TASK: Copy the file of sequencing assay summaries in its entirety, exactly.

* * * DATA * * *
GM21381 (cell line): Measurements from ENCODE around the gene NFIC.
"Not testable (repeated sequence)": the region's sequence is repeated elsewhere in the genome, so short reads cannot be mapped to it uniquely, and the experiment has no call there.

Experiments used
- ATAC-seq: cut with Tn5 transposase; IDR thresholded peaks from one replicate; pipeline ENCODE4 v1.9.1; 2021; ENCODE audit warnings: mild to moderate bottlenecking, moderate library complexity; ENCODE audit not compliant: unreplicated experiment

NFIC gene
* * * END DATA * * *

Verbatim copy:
GM21381 (cell line): Measurements from ENCODE around the gene NFIC.
"Not testable (repeated sequence)": the region's sequence is repeated elsewhere in the genome, so short reads cannot be mapped to it uniquely, and the experiment has no call there.

Experiments used
- ATAC-seq: cut with Tn5 transposase; IDR thresholded peaks from one replicate; pipeline ENCODE4 v1.9.1; 2021; ENCODE audit warnings: mild to moderate bottlenecking, moderate library complexity; ENCODE audit not compliant: unreplicated experiment

NFIC gene